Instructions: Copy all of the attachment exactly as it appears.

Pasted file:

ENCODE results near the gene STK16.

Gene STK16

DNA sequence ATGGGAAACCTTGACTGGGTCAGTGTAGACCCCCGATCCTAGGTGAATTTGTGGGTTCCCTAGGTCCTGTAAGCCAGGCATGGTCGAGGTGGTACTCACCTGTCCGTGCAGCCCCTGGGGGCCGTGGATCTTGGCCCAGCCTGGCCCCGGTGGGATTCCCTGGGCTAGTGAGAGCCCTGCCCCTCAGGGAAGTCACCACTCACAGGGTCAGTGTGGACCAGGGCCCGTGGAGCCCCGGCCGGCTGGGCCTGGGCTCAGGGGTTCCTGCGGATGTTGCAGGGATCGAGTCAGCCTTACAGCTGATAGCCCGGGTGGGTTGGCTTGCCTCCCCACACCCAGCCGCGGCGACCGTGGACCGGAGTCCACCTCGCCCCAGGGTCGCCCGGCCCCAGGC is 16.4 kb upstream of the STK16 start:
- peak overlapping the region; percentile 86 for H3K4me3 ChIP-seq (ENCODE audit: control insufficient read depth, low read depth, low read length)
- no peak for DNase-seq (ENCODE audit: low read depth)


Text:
ENCODE results near the gene STK16.

Gene STK16

DNA sequence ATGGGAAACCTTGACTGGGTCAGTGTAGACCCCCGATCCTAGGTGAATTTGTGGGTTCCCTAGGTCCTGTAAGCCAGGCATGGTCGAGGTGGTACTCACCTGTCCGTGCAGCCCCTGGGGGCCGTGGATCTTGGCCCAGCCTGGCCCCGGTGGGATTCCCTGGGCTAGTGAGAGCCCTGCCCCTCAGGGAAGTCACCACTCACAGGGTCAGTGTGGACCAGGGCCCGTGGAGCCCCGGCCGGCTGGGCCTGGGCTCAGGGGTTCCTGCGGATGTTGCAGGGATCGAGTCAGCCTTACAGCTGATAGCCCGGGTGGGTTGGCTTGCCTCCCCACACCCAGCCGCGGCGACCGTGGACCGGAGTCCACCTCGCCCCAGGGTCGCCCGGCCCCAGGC is 16.4 kb upstream of the STK16 start:
- peak overlapping the region; percentile 86 for H3K4me3 ChIP-seq (ENCODE audit: control insufficient read depth, low read depth, low read length)
- no peak for DNase-seq (ENCODE audit: low read depth)